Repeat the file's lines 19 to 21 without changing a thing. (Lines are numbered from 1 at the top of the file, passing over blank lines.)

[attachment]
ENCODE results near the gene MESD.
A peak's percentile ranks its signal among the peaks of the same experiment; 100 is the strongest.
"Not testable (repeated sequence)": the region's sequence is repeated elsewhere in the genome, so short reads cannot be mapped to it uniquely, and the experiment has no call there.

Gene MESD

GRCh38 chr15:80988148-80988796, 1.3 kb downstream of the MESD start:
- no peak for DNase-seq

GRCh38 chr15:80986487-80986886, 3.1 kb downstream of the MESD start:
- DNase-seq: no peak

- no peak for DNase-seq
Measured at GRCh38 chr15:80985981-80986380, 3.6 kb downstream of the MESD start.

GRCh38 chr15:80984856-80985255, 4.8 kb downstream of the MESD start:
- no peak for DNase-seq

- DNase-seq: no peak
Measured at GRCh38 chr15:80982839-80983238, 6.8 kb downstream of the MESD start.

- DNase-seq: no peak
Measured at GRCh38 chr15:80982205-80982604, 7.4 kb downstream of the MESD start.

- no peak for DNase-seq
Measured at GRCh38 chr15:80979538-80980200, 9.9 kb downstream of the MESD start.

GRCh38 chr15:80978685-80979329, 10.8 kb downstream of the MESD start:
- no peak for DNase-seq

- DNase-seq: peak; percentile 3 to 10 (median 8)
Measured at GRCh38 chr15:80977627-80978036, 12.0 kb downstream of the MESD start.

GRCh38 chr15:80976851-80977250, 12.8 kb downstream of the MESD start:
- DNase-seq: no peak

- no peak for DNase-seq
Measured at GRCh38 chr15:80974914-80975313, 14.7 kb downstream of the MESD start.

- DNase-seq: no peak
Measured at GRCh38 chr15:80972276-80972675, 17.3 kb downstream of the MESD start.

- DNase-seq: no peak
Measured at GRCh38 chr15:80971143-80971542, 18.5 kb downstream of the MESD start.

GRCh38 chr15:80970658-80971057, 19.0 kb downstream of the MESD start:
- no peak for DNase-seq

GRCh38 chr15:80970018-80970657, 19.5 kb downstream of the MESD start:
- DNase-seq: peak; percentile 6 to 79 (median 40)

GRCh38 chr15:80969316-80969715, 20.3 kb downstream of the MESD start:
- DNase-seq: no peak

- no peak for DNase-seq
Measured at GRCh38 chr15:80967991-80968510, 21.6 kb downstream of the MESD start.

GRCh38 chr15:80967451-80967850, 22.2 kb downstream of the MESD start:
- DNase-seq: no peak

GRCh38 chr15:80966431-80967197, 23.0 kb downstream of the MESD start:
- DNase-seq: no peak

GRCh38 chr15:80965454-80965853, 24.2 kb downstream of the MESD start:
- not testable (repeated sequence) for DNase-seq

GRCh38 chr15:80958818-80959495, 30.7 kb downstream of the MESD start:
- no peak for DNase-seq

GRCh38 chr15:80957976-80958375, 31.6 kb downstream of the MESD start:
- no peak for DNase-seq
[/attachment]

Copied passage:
GRCh38 chr15:80978685-80979329, 10.8 kb downstream of the MESD start:
- no peak for DNase-seq

- DNase-seq: peak; percentile 3 to 10 (median 8)